Cajun Mutt Press Featured Writer 12/09/19

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Tour Group

I would get up at 5:00 and walk
in the rain cold snow to the bus stop near
my place and wait with the others
from my neighborhood. There were four
of us. An older white woman, myself,
and an Asian woman and a black woman,
both twentyish, the black woman a student
I supposed for the chemistry book she often
carried. And we’d all
show up in the ten-minute window
before the scheduled arrival
and acknowledge each other
with the slightest of nods
and quickest of looks but never
with speech. There was recognition
but no greetings,
no hellos, no talk of the weather
or the clothing and accessories it
required or where in the neighborhood
we all lived or where we were going.
We were a silent
bunch all wrapped in thoughts
of what the day might bring, perhaps wishing
for a car on the colder days,
enjoying the sunshine when it was there
and thinking maybe this bus thing
wasn’t so bad as it saved on car
payments and insurance and gas.
Even when it rained we’d be there
each in a huddle of our own
under a tiny umbrella
looking at phone or book
or up the street for headlights.

When the bus was late we’d stop
reading and phones would find their way
into pockets and, we’d collectively stare
up the road willing the appearance
of the monolith, and when it came
into view, we’d stop looking and adjust
purses and backpacks and a couple
of us would step toward the sign
marking the stop while the other two
stepped first back and then moved in line
behind with positions
determined by arrival times.

Being near the end of the line
the bus would be almost empty
and we’d step up when the door opened
and drop our coins or slide the dollar bills
in, get our transfer slips and each
find a seat of our own no closer
than two seats to one of the others,
and then it would be back to books
and phones and looks out the window
as south Seattle turned into downtown
where we all got off for transfers
or work or school or coffee or early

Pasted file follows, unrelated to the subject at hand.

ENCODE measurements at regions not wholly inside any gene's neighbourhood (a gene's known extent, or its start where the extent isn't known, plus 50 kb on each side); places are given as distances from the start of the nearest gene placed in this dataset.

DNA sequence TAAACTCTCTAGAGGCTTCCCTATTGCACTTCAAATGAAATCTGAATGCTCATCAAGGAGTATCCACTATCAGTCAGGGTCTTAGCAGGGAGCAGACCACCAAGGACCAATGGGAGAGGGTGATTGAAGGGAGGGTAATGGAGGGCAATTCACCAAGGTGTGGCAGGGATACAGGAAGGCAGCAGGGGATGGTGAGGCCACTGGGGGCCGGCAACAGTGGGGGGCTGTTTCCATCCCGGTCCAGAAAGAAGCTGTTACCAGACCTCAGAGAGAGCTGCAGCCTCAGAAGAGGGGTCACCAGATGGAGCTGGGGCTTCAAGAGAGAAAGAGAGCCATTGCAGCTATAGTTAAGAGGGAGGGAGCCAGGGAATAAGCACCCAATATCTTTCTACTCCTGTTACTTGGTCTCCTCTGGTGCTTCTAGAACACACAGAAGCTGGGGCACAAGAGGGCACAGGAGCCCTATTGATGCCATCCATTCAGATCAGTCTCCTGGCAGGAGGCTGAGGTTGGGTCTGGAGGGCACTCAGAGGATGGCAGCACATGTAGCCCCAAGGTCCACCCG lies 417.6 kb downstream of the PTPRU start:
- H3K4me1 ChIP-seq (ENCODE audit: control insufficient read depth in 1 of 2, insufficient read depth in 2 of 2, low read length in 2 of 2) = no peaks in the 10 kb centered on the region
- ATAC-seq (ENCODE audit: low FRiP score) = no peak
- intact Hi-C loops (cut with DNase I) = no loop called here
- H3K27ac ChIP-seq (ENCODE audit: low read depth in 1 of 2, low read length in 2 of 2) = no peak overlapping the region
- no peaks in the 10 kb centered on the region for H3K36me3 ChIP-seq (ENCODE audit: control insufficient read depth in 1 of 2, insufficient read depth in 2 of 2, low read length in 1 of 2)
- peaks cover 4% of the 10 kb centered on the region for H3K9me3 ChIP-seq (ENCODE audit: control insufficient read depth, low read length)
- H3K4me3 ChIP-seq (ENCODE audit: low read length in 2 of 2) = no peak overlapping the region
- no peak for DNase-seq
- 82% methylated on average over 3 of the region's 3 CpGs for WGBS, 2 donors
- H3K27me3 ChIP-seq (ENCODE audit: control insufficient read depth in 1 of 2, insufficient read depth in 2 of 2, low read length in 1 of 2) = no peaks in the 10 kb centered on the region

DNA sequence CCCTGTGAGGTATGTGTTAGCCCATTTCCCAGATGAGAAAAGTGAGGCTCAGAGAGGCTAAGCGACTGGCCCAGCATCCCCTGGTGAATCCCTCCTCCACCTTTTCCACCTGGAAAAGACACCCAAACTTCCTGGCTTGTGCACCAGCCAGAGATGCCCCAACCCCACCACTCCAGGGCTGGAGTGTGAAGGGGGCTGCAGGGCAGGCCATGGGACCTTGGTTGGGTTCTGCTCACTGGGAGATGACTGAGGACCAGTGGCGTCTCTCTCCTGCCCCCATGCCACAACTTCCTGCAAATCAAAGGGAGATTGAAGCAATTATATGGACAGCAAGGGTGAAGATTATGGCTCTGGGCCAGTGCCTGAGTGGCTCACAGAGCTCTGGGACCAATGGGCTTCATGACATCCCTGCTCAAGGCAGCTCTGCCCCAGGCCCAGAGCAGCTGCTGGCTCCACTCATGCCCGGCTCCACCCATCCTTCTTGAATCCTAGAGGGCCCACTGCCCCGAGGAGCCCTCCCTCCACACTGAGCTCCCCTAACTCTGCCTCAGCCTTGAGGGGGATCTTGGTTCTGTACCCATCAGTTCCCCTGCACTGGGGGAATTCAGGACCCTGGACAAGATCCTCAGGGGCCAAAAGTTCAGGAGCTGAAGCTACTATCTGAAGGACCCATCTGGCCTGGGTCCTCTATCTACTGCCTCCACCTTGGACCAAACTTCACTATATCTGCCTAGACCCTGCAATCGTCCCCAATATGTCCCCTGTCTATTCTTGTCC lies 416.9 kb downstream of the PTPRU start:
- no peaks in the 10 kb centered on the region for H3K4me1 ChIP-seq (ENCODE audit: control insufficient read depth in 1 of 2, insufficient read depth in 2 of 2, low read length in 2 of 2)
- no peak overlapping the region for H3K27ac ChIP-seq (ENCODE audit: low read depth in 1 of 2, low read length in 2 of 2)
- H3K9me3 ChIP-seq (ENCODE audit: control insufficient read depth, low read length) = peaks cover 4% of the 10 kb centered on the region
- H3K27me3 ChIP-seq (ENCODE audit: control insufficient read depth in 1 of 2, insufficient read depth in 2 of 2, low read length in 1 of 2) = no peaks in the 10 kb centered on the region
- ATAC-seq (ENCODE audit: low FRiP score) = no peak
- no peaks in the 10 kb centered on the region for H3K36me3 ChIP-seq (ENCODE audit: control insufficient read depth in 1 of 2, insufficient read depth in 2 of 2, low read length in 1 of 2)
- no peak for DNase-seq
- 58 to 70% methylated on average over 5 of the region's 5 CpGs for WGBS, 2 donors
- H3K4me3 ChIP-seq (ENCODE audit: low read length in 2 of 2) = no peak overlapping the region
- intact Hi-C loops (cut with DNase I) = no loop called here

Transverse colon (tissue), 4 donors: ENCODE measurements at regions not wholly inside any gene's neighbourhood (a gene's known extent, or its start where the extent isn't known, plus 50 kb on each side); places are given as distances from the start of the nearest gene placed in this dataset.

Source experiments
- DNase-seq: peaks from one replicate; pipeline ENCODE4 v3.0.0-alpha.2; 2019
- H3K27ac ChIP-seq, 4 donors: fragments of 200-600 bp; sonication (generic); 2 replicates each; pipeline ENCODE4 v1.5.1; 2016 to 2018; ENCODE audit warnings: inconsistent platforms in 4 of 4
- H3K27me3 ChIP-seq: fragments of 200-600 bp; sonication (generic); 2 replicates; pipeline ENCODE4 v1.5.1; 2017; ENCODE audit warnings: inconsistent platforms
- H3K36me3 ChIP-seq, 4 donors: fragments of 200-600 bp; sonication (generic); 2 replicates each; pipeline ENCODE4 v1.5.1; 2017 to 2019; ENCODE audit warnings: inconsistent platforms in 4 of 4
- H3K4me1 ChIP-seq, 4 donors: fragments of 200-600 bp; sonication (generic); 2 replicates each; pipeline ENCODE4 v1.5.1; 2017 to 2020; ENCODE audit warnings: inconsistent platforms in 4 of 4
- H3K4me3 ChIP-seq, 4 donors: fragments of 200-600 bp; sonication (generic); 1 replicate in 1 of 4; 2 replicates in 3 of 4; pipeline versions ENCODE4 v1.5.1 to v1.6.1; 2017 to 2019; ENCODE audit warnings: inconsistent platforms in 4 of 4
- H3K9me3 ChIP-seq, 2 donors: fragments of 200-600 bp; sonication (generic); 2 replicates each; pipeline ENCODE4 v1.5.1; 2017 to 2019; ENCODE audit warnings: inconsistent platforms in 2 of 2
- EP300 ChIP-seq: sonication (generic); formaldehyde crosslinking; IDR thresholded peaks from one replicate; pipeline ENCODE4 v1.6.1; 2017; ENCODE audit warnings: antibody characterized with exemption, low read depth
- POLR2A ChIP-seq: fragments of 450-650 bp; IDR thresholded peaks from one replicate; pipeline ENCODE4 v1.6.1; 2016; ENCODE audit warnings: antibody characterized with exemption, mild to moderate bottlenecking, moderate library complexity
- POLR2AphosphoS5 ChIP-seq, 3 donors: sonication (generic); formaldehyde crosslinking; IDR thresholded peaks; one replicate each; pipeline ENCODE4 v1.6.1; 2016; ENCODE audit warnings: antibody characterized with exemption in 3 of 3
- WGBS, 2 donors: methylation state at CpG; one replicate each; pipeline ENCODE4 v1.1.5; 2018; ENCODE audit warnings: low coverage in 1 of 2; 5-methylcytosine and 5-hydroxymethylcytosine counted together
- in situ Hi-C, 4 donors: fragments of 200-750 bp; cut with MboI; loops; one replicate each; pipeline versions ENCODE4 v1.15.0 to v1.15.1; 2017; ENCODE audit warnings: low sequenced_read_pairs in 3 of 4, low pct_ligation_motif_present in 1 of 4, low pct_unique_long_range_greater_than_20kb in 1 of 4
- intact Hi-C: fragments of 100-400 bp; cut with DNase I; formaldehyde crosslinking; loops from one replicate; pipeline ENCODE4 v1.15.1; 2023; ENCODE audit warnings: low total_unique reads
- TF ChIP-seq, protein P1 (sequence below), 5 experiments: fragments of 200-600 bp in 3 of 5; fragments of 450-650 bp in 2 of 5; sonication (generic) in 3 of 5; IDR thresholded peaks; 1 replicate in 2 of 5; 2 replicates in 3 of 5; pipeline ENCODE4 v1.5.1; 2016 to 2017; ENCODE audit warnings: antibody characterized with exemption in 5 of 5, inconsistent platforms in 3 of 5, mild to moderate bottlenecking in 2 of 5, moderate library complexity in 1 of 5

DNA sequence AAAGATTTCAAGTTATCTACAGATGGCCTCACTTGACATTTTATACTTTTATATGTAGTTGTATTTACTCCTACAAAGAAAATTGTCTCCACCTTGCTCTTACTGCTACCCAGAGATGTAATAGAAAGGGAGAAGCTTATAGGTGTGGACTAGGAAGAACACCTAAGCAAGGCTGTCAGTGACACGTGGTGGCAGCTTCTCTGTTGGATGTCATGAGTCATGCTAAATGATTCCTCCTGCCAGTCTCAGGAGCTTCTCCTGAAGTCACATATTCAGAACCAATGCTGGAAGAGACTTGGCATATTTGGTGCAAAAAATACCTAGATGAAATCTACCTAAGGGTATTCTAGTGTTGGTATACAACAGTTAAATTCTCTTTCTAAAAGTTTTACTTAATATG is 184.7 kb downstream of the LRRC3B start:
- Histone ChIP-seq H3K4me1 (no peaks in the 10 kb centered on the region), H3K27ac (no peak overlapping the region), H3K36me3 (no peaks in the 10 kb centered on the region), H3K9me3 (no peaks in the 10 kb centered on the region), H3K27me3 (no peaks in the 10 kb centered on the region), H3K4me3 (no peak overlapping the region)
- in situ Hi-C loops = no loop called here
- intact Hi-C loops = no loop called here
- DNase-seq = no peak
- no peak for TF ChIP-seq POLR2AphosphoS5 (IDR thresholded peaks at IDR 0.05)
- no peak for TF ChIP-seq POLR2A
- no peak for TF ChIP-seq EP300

morning liaisons or drinks
or breakfast or yoga or taekwondo
or a rush to the bathroom,
the nearest bathroom,
any bathroom
as we all pursued the only lives
we could in the moment hoping
that soon we could sleep in a little longer
and let the others in our little group
ride the bus to their own dreams
with their little umbrellas in the rain
while we had
new dreams
of our own.

And it happened.
The last time I saw the two younger
women was the day before a snowstorm.
Perhaps when that snow hit they
looked out their windows and wisely
said, “Screw this bus shit.” It was the older
woman and me then for a little
while until one day when she had a suitcase.
It was light blue and had a green ribbon
on the handle. There was a Seahawks
sticker on it and she pulled it awkwardly behind
her as if it were too heavy. When the bus came
the driver lowered the handicapped
ramp for her and she sat right near the front
asking him about connections to the light
rail for the airport. And then she too
was not there the next morning.

I was alone then in my life and at the bus
stop and I liked it that way for a little
while, but then I too one day rode the bus
to a different destination where I got off
to pursue different dreams in a different
part of town where I waited at different bus stops
with different and always changing
people who talked and shifted and cut
in line and asked questions demanding of time
and understanding and responses that prevented
reading and where the bus arrived almost always
full which meant standing and squeezing and even
less reading. I was on to new
dreams then, but I missed that old group,
the four of us waiting
with common purpose and in silent
agreement with no intruders. And I wondered
sometimes if they missed it too,
the quiet of that pause at the bus stop
between home and world, the brief looks,
the recognition, the wait
for the seats we knew were coming
on the ride that would carry us
in that time
to the rest
of our days.

©Dave O’Leary all rights reserved

DOfwP

Dave O’Leary is a writer and musician living in Seattle. He’s had two novels published (The Music Book, Booktrope, 2014 and Horse Bite, Infinitum, 2011) and has had prose and poetry featured in Slate.com, the Portland Book Review, Vamp Cat Magazine, Turnpike Magazine, Line Rider Press, and Cajun Mutt Press. Both of his novels featured poetry mixed in with the prose, and now he is at work on his first full-length collection of poetry.

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